When giving an overview of the archaeological sites in the Škocjan Caves Regional Park and their importance, we have to emphasize the elements that distinguish Škocjan and its immediate surroundings in various archaeological periods. It is therefore appropriate to determine what is that special identity or unique feature that is evidenced by the early human settlement of this area. What is surprising even when superficially reviewing the sites is their large number. On a relatively small area in the immediate vicinity of Škocjan and the entry of the Reka River into the underground, which in the east also includes the area of the fertile Vremska Valley and its surroundings, we can find over 30 archaeological sites, mostly in caves.
Among the numerous sites in this area, some of the most important ones must be mentioned.
Archaeological finds discovered in the Tominčeva Cave and Roška špilja date back to the Copper Age and Early Bronze Age (approximately between 3,000 and 1,700 B.C.). The finds from this cave demand modern evaluation. This holds especially true for the copper axe and dagger with handle from the Tominčeva Cave that are not typical settlement finds characteristic of that period. Such finds occur much more frequently in the wider area of Central Europe compared with the so-called individual (e.g. aquatic) finds that modern archaeological research more commonly links to the sacrificial activities of the Bronze Age. Given the subsequent use of the Tominčeva Cave as a burial site and in the Late Antiquity, evidently as Christian sacral area (evidenced by the discovery of the Christogram dating back to 4 – 5 century A.D.), this is probably no coincidence. The modern understanding of the functional use of the Tominčeva Cave is thus more inclined towards its sacred role from the earliest traces of human inhabitation.
The Velika jama na Prevali or the Mušja jama is a 50-metre deep abyss to the south of the village of Škocjan.
Discovered in the rubble on the bottom of the abyss was an extraordinary quantity of mainly bronze and rare iron artefacts that were for the most part broken, some of them even partly melted due to their exposure to the fire. Of over 1,000 finds, the predominant artefacts are weapons: spearheads, axes, swords, helmets and fragments of bronze vessels have been found in great numbers. They date back to the period between the 8th and 12th centuries B.C., evidently the remnants of sacrificial rites and cult rituals performed above the Mušja jama by the inhabitants of the area. It is believed that some artefacts are of the Mediterranean origin whilst the others are of the Pannonian origin. There was a religious site of trans-regional importance above the Mušja jama in the above-mentioned period. Finds testify to the breadth of its scope, reaching an area stretching from the Pannonia plains to central Italy. The prosperity of the community that inhabited the area of Škocjan and its surroundings is the result of the control it exercised over such an important religious site.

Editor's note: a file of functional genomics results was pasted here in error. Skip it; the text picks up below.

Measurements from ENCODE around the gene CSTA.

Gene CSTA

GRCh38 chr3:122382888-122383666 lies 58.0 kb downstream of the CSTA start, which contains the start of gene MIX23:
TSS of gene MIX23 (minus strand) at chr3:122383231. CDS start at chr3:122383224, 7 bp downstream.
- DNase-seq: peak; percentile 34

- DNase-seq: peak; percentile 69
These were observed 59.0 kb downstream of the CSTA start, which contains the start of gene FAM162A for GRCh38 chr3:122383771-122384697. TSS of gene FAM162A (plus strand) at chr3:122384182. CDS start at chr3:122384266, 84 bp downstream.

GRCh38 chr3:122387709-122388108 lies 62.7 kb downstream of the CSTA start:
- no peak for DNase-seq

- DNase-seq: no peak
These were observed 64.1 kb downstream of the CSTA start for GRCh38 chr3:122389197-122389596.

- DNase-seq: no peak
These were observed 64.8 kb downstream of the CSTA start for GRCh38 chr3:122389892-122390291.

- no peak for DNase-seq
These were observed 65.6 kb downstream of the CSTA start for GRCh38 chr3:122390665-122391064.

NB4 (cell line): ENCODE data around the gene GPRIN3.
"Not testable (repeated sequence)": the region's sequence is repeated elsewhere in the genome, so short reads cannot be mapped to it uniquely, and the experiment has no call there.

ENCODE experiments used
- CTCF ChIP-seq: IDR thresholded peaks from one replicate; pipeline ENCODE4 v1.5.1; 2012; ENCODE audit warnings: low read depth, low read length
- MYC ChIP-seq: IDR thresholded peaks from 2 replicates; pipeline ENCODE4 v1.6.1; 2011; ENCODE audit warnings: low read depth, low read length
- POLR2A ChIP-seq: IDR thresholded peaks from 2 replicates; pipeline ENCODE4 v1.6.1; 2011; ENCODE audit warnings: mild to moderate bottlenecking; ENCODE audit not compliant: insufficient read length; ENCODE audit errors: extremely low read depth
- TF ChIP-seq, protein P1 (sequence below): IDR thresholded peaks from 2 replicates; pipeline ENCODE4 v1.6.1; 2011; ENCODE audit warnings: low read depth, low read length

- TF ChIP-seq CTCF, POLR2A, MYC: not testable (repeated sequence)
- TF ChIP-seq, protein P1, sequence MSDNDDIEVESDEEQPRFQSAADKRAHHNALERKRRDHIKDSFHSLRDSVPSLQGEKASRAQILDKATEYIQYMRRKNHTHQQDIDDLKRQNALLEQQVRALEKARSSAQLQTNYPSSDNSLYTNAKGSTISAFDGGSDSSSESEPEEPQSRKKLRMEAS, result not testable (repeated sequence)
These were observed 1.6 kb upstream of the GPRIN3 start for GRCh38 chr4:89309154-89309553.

The most important burial site from that period is the one beneath Brežec with 325 urn graves. Older graves from the 10th and 11th centuries B.C. contained iron artefacts (blades, axes), which is proof of the presence of this metal as early as 200 years prior to the widespread use of iron in the Central Europe. Most of the graves beneath Brežec date back to the 8th and 9th centuries B.C. Exceptional funerary goods in men's graves are swords that were only rarely discovered in graves dating from this period. The period of burying the dead beneath Brežec mostly coincides with the age of artefacts discovered in the Mušja jama.
The importance of Škocjan probably decreased during the Iron Age since the indicators of human presence after the 7th century B.C. are rarer. However, life in these parts did not entirely fade away, which is testified to by a grave with a ceramic ribbed situla from Škocjan from the 6th century B.C. and some exceptional finds such as the little treasure hoard from Škocjan, including numerous items of jewellery, such as necklaces, bracelets, pendants and amber beads dating back to 400 B.C., discovered by accident beside the southern wall of the Škocjan hill fort.
The second simultaneous find of exceptional importance was discovered in the Skeletna Cave. On the upper rim of the bronze vessel found in one of the graves, there is an engraved inscription in early Venetian letters .o..s.tiiare.i., which represents the oldest text found in Slovenia. This find ties Škocjan to the Venetian territory of North-East Italy in the 4th century B.C. and is indicative of the early use of writing that was in those times used mainly for cult purposes.
The period of the first millennium B.C. is thus the period marked in Škocjan by exceptional archaeological relics without rival in the territory of Slovenia and far beyond it. We can tie these relics mostly to the cult sphere that was probably the main driving force behind the affluence of the inhabitants of the Škocjan area. The settlement was not interrupted with the onset of the Roman authority in the Škocjan area; however, the archaeological indicators attesting it are much scarcer. Among rare finds, only a few deserve special mention, namely the dedicatory inscription to Emperor Augustus from Škocjan and an early Christian Christogram found in the Tominčeva Cave.
Prepared by: Borut Peric, Samo Šturm
Sources and literature:Turk, P. 2003, Arheologija, Park Škocjanske jame, Monografija, str. 44-44